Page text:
Hurricane Delta is gaining strength and size over the Gulf of Mexico as it takes aim for the Louisiana coast, which is still recovering from a powerful Category 4 storm six weeks ago that ripped houses from their foundations, peeled off roofs and tore trailers in half.
Delta is expected to make landfall along the southwest Louisiana coast on Friday afternoon or evening.
It will be the 10th hurricane to make landfall on the mainland U.S. this season, setting a new record.
“We just can’t seem to get a break from the weather,” one Louisiana resident told NBC News.
A video from a reconnaissance flight into the storm by the Air Force Reserve Hurricane Hunters shows dark, stormy skies stretching for miles on Thursday morning.
The storm is churning toward the area around Lake Charles, which still has about 5,600 residents in New Orleans hotels because their homes are too damaged to occupy from Hurricane Laura in late August.
Trees, roofs and other debris left in Laura’s wake still sit by roadsides waiting for pickup even as forecasters warned that Delta could be a larger-than-average storm.
The large majority of structures damaged by Laura haven’t been permanently repaired, Gov. John Bel Edwards said on Wednesday.
“All that debris could become missiles in really strong wind,” said Edwards, who also worried about the “sheer anxiety” the storm could cause residents who are already traumatized.
The Lake Charles area is expected to get hit with tropical-storm force winds starting at about noon Friday. When the hurricane makes landfall later in the day, maximum sustained winds of 100 to 115 mph and life-threatening flooding are forecast.
Forecasters at midday Thursday expanded the zone where a high storm surge is expected. Now, a large stretch of low-lying Louisiana, from Rockefeller Wildlife Refuge to Port Fourchon, including Vermilion Bay, could see coastal waters rise by 7 to 11 feet.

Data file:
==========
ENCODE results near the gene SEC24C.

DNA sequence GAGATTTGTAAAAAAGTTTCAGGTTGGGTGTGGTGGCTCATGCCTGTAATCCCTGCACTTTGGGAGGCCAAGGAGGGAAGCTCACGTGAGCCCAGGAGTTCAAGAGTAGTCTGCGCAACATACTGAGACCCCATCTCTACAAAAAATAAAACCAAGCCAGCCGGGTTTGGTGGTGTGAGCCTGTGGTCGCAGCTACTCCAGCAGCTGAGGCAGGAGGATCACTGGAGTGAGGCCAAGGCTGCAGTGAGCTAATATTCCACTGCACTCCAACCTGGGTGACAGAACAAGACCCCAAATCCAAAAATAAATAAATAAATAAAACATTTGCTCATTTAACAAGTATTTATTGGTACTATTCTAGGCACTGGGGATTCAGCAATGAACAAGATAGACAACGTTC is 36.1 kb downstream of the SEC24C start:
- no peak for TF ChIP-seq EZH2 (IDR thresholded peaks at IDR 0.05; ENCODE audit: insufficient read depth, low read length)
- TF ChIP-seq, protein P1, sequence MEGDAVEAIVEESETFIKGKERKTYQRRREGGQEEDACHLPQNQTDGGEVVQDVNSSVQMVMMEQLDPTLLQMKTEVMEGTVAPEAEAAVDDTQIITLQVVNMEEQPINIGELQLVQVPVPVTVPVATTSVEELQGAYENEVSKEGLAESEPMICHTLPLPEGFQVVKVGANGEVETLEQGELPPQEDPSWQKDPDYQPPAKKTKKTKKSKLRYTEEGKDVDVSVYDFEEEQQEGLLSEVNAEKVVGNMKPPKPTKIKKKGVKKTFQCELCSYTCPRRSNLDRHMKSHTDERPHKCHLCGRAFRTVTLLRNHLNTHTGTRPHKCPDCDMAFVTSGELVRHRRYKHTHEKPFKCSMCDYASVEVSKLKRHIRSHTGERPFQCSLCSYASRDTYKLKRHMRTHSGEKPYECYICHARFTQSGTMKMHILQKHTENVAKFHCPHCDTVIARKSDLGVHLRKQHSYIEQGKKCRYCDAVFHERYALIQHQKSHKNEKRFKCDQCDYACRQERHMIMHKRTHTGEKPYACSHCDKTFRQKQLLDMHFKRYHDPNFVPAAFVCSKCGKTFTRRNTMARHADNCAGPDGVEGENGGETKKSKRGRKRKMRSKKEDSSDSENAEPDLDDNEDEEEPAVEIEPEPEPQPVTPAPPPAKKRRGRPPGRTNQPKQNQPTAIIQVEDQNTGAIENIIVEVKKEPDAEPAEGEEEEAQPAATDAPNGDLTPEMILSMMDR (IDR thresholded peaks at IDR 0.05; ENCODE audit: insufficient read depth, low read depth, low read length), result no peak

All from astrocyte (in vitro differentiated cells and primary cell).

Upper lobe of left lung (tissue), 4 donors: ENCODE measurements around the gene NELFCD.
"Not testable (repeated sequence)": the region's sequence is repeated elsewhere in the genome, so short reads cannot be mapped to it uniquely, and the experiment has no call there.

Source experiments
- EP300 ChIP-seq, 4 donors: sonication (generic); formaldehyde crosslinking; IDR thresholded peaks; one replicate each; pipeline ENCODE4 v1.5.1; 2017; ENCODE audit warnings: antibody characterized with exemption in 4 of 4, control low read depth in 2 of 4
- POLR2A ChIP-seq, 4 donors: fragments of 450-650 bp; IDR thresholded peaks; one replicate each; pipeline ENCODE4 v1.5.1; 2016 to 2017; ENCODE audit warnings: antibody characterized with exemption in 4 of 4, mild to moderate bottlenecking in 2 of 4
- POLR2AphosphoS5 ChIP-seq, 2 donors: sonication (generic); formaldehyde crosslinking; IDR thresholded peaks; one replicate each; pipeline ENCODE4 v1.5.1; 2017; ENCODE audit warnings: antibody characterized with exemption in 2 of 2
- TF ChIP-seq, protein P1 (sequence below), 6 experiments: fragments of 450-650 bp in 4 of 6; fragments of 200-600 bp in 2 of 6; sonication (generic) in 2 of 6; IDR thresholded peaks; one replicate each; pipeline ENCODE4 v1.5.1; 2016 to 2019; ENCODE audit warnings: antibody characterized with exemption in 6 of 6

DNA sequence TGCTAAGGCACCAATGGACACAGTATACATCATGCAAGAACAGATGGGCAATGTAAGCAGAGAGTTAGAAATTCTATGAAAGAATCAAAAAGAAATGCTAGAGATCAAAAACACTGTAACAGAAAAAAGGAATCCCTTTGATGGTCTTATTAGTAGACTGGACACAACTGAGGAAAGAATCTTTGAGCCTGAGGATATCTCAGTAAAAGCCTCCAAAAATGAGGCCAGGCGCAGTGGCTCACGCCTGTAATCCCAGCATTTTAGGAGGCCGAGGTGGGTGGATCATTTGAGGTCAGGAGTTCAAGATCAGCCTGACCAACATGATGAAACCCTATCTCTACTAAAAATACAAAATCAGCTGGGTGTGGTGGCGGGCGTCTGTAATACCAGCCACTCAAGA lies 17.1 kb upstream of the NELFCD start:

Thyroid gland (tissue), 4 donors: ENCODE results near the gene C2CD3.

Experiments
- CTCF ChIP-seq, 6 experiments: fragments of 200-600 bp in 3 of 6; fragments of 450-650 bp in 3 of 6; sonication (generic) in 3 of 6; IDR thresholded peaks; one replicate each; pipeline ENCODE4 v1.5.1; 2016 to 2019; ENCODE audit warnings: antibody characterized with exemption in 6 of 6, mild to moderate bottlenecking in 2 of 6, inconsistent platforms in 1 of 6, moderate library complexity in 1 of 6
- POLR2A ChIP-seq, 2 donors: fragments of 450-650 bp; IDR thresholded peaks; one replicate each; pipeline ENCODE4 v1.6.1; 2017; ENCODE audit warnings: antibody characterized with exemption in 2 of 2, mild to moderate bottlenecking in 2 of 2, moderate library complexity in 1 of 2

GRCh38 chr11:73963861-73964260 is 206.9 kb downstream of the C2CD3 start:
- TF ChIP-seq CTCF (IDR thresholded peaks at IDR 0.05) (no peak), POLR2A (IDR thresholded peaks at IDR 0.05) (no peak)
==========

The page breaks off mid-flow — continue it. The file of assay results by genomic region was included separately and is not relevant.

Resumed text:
Four million people from coastal Louisiana up through central Mississippi are under flash flood watches.
The storm’s slight western shift may have spared the Alabama coast from a direct hit, as that state continues to recover from Hurricane Sally.
Delta first struck Mexico’s Yucatan Peninsula on Wednesday as a Category 2 storm, forcing tourists in the area’s resorts to hunker down.
It then weakened slightly before moving north over the Gulf of Mexico, where it strengthened again to a Category 2.
As of 10 a.m. CT, the hurricane was about 400 miles south of Cameron, Louisiana, with maximum sustained winds of 105 mph, and moving northwest at 14 mph.
The National Hurricane Center announced a hurricane warning — which means life-threatening conditions are forecast within 36 hours — is in effect for a stretch of coast from High Island, Texas, to Morgan City, Louisiana.
Tropical-storm warnings are in effect to the west and east — from San Luis Pass in Texas to the mouth of the Pearl River near Lake Ponchartrain in Louisiana.
Tropical-storm watches are in effect east to Bay St. Louis in Mississippi.
The governors of Louisiana, Alabama and Mississippi declared states of emergencies, and on Wednesday President Trump approved Louisiana’s request for a federal emergency declaration.
The Associated Press contributed.